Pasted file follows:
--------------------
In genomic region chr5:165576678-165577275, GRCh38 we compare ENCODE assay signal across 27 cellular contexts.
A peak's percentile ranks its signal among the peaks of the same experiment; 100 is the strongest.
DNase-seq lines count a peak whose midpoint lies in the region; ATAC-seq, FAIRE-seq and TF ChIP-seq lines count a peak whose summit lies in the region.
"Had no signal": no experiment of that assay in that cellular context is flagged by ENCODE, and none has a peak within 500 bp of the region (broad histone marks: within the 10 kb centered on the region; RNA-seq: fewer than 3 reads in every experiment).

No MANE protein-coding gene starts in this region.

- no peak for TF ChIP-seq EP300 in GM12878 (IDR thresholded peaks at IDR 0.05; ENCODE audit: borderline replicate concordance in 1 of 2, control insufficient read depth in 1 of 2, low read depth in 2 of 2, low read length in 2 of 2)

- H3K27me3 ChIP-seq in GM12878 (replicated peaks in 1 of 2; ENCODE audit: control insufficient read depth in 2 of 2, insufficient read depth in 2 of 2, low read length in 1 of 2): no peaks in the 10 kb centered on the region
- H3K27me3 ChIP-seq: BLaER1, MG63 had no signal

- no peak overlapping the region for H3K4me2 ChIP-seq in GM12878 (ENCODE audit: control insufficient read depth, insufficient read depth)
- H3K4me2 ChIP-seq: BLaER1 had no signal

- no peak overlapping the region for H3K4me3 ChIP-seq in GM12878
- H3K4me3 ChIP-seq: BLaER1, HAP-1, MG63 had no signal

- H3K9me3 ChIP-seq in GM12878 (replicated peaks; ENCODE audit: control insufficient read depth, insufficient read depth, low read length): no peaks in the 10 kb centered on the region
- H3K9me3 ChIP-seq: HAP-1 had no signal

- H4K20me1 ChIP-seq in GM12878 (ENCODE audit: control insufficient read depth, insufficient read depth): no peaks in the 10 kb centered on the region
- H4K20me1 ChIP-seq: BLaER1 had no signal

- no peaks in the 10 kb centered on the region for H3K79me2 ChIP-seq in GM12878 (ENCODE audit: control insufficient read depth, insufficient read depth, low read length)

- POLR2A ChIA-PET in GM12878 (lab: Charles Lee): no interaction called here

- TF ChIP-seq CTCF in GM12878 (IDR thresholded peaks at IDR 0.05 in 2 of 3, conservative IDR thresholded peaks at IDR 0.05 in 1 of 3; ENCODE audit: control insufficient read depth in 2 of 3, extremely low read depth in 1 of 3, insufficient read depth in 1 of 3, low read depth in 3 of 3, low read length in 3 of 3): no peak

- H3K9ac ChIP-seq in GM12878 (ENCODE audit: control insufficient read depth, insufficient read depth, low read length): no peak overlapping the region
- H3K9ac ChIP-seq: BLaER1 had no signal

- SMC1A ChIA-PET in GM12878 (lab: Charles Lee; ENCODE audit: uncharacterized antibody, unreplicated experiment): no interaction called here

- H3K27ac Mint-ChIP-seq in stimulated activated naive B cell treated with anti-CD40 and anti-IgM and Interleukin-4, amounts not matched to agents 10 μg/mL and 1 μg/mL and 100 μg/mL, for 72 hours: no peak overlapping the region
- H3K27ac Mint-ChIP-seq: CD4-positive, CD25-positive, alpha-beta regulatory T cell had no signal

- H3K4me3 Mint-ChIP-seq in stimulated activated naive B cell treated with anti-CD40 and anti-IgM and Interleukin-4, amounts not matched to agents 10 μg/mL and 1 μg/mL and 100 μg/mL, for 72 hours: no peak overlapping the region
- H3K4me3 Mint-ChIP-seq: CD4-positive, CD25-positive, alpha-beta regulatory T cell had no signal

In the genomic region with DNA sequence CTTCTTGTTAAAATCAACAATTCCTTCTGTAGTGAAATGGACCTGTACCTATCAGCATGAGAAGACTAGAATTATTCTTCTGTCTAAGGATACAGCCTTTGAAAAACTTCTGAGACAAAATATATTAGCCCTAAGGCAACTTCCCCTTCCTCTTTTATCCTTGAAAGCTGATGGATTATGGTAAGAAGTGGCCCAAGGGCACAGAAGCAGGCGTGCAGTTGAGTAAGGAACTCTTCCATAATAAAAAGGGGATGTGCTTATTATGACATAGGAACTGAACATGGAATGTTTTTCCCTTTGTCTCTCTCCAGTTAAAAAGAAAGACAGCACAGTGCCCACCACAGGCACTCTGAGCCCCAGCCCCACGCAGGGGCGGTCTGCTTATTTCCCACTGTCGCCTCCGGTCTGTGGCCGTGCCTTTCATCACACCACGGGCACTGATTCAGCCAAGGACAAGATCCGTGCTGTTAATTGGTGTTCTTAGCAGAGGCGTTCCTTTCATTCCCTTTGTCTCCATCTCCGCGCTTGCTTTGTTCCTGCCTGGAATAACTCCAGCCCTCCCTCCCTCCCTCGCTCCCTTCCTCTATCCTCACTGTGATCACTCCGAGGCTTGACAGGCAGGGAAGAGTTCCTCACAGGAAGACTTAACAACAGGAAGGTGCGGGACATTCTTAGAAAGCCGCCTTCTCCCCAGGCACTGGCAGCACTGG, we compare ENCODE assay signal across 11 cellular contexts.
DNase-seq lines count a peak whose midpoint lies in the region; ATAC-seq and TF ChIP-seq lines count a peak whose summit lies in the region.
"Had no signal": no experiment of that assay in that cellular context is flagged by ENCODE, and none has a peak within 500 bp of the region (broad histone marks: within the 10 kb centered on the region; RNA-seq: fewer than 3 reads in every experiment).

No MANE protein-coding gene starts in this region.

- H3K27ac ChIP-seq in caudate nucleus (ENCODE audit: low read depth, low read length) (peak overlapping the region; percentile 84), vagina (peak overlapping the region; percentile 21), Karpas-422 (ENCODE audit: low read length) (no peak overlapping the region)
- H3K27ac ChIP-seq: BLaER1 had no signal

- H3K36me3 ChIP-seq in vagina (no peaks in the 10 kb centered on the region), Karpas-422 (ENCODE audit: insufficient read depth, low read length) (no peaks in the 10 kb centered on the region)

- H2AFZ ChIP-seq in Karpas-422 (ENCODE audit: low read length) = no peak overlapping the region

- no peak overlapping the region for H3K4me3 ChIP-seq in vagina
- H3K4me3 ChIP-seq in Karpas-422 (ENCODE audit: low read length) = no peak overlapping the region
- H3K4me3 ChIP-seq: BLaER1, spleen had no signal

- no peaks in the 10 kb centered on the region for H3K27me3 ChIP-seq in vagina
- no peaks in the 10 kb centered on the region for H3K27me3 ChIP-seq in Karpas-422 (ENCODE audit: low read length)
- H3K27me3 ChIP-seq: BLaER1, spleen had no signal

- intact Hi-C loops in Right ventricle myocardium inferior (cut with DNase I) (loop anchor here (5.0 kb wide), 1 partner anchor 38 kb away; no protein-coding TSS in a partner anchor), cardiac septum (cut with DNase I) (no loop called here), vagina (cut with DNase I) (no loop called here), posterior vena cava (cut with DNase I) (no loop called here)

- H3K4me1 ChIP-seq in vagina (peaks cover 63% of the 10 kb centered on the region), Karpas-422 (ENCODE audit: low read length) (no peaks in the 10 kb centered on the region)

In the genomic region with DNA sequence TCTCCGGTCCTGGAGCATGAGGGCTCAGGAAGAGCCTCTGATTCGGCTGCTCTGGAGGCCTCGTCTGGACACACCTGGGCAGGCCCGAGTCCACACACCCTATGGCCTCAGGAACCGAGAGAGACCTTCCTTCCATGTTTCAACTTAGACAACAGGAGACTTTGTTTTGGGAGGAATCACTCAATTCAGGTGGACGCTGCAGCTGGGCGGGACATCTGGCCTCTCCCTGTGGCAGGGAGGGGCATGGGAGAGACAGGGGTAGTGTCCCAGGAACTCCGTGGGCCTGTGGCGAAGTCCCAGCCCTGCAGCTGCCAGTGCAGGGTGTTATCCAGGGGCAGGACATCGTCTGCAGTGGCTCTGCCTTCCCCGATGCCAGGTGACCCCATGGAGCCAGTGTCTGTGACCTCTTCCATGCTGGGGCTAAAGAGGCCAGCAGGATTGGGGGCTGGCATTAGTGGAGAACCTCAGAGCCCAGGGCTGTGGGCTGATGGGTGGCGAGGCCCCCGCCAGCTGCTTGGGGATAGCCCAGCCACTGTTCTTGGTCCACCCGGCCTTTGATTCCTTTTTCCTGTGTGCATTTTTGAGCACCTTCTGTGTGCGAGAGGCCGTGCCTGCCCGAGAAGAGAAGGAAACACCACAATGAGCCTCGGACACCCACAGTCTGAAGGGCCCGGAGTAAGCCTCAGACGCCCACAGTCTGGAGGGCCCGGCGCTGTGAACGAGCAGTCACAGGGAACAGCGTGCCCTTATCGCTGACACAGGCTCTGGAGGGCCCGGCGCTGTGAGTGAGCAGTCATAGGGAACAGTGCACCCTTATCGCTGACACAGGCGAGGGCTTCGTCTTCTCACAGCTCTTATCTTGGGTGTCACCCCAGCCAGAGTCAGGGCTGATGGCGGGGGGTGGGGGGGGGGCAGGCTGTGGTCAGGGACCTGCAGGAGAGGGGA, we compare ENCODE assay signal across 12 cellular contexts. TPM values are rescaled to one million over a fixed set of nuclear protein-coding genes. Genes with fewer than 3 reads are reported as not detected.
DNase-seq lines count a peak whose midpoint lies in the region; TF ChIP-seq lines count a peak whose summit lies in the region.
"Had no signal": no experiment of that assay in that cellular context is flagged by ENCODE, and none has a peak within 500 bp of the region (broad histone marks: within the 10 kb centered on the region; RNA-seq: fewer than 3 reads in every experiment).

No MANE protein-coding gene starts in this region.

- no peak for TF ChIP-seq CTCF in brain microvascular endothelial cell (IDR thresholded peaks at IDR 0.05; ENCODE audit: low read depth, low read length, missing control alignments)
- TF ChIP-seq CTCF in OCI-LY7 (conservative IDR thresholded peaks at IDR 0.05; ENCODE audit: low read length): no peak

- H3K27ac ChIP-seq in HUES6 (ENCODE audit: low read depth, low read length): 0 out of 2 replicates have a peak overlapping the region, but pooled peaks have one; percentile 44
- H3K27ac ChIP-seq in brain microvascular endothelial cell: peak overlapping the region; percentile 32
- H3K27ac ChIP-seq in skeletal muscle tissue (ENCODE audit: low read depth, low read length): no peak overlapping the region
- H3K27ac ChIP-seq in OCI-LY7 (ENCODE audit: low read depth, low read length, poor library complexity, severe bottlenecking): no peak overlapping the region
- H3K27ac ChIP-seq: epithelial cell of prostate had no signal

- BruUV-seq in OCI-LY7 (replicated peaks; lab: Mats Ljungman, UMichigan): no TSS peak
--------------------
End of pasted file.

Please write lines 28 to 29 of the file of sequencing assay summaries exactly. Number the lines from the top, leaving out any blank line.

DNase-seq lines count a peak whose midpoint lies in the region; ATAC-seq and TF ChIP-seq lines count a peak whose summit lies in the region.
"Had no signal": no experiment of that assay in that cellular context is flagged by ENCODE, and none has a peak within 500 bp of the region (broad histone marks: within the 10 kb centered on the region; RNA-seq: fewer than 3 reads in every experiment).